To avoid the gambler’s fallacy, investors should remember that the odds of any specific outcome happening on the next chance of an independent event is the same, regardless of what preceded it. This applies in the stock market as well as in the illustrative examples above: buying a stock because you believe the prolonged trend is likely to reverse at some point soon is an example of irrational behavior. Rather, investors should look to sound fundamental and/or technical analysis in order to predict what will happen with a trend.


The Dotcom Herd

prominent example of herd mentality in the financial and investing worlds was the dotcom bubble in the late 1990s. Venture capitalists and private investors made frantic moves to invest huge amounts of money into internet companies, in spite of the fact that many of those dotcoms didn’t have business models that were financially sound. The reason many investors moved their money in this way likely has something to do with the reassurance they received from seeing so many other investors do the same thing. Critics of the cryptocurrency boom of recent years suggest that a similar phenomenon may be taking place in that space. (For more, see How to Find Your Next Cryptocurrency Investment)

We’re all subject to herd mentality, even financial professionals. The primary goal of a money manager is to adhere to an investment strategy in order to maximize a client’s wealth. These clients may exert pressure upon money managers to “buy in” to new investment fads as they come about. A wealthy client may hear about an investment gimmick which is gaining popularity and then inquire with a money manager about whether that manager employs a similar strategy. Money managers thus feel pressure to follow general trends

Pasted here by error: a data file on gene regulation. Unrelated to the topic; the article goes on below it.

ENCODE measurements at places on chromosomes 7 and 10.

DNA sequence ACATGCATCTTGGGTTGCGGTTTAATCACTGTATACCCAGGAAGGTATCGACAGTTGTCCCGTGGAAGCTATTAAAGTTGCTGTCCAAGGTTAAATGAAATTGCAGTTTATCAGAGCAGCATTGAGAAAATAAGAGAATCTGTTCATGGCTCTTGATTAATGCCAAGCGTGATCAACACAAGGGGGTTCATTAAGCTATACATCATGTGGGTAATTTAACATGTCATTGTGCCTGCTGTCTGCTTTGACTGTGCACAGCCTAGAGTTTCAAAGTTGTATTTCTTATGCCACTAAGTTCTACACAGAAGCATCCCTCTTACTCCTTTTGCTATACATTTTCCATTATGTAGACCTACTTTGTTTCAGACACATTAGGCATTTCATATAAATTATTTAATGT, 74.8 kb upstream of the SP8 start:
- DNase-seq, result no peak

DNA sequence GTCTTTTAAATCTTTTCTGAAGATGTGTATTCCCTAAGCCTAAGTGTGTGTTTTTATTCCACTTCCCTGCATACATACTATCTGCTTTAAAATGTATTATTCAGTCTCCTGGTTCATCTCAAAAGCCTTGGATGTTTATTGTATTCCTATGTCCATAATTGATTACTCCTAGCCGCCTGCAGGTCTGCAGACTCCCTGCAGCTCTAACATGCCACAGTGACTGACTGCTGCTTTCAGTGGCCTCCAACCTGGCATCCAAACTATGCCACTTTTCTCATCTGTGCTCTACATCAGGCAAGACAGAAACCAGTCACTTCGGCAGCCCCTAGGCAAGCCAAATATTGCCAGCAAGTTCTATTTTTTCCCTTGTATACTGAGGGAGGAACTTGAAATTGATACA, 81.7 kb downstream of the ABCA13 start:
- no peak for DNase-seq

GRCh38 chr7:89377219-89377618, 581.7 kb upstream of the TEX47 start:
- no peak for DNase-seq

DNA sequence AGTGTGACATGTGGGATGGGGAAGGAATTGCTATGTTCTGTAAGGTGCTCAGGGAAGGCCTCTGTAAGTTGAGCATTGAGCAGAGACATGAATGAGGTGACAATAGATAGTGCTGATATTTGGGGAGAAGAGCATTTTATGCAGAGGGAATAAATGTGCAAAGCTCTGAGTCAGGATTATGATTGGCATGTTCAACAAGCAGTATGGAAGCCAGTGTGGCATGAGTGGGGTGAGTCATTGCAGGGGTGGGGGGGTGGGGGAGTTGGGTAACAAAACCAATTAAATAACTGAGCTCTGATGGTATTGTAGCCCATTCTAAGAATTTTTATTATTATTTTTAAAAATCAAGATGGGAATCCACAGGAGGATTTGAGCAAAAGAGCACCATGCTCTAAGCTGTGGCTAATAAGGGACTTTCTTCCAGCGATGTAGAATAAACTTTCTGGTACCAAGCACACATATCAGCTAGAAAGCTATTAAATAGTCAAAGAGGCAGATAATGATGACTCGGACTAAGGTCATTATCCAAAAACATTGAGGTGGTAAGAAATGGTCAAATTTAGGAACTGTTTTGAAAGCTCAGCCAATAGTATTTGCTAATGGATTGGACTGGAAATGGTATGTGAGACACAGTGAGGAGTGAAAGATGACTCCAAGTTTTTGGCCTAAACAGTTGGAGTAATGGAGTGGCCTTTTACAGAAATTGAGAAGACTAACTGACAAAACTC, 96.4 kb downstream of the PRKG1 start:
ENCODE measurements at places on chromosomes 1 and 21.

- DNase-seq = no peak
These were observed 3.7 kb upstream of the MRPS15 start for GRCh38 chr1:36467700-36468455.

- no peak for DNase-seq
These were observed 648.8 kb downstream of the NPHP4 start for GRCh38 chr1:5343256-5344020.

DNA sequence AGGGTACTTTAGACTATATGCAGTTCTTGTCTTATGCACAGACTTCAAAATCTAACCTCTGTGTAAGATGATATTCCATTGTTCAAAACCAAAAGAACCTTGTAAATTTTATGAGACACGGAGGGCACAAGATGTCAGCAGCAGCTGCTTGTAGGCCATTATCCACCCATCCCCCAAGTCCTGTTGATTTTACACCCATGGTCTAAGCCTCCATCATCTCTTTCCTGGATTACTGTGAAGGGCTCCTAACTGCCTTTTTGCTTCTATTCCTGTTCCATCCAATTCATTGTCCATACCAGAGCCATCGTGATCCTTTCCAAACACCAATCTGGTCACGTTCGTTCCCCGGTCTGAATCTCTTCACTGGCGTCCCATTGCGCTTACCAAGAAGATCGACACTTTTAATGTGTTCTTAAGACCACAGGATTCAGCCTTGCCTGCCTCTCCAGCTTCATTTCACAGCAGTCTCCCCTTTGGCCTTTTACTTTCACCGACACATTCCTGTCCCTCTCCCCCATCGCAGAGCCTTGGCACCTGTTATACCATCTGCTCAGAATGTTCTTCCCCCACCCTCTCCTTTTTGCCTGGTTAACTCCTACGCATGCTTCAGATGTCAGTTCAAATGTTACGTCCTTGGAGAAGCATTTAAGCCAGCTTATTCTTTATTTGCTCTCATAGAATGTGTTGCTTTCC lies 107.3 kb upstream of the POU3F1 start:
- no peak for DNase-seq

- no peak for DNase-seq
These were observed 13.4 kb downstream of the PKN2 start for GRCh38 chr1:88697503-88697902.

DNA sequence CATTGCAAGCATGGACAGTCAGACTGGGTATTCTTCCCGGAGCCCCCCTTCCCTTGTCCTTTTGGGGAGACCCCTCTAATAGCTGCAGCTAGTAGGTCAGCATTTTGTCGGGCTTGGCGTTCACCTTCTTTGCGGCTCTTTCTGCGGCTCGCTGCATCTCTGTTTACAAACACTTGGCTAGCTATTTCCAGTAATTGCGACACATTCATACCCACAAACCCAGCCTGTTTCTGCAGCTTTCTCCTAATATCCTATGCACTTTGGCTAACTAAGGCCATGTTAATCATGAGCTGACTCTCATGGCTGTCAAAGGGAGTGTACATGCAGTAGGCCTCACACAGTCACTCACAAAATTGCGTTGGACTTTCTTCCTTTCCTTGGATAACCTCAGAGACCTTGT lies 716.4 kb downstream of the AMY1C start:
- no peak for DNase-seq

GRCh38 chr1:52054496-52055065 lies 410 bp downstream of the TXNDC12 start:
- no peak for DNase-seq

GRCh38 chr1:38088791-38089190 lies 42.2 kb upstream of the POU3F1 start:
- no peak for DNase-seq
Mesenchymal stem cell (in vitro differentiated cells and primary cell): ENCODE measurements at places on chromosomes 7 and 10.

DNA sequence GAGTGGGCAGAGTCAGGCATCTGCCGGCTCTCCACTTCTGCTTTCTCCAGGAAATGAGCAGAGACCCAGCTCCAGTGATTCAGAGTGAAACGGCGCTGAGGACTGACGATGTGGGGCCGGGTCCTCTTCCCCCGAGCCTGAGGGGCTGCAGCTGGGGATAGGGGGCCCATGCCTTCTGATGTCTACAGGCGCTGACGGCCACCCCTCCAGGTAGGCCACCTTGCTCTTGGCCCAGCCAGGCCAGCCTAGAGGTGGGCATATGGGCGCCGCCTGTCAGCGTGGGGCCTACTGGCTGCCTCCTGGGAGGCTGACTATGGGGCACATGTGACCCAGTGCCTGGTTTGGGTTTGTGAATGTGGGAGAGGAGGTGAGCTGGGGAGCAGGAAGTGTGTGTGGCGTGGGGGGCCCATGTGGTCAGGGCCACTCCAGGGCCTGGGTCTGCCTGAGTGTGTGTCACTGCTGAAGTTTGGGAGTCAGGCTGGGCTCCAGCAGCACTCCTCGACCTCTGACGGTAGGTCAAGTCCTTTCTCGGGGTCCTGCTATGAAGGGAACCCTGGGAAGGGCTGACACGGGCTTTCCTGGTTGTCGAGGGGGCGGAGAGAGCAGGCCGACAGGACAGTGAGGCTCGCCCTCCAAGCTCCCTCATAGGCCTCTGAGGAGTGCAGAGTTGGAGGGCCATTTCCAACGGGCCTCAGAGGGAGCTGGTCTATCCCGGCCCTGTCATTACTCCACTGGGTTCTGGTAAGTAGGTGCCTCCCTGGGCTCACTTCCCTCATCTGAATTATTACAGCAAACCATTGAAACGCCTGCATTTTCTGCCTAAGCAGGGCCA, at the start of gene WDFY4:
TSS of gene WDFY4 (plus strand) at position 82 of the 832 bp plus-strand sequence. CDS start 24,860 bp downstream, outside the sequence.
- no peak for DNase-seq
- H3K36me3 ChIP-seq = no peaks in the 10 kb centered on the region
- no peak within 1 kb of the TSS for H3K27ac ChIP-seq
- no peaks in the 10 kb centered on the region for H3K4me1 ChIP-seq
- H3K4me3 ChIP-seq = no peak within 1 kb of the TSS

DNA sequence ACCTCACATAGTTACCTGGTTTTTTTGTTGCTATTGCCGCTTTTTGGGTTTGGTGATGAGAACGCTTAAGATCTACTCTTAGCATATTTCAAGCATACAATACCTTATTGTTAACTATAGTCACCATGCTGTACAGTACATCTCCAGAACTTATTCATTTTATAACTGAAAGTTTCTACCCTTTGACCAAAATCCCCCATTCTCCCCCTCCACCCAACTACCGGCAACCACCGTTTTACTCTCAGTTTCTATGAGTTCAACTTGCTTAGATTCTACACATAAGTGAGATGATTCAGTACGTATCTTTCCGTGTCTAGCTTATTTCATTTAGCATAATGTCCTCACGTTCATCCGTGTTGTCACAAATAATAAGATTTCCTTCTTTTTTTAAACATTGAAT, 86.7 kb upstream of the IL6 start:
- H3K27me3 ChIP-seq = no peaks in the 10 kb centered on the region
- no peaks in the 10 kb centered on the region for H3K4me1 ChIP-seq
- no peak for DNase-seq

The Costs of Being Led Astray

In many cases, herd behavior is not a sound or profitable investment strategy. Investors who are easily swayed by the herd tend to buy and sell assets frequently as they chase the latest investment trends. These investors tend to free up as much investment capital to put all of their money into the latest sector, company, or strategy, switching when the next fad comes along.

A downside to this type of behavior is that the frequent buying and selling tends to incur a substantial amount of transaction costs, eating away at potential profits. That’s to say nothing of the rationality of focusing one’s investments so densely in one area at a time, as well. It is extraordinarily difficult to time trades such that an investor enters a position when the trend is starting. Most herd investors only find out about the latest trend after other investors have taken advantage of it, and the strategy’s potential for generating wealth has likely come and gone


Avoiding the Herd Mentality

All investors feel some temptation to follow the latest investment trends. However, investors who steer clear of the herd and maintain their own independent strategies and investment principles are likely to avoid the heartbreak that can come with being involved in an investment trend gone wrong. The best advice is to always do your homework before buying in to any trend. (For related reading, see How Investors Often Cause The Market's Problems.)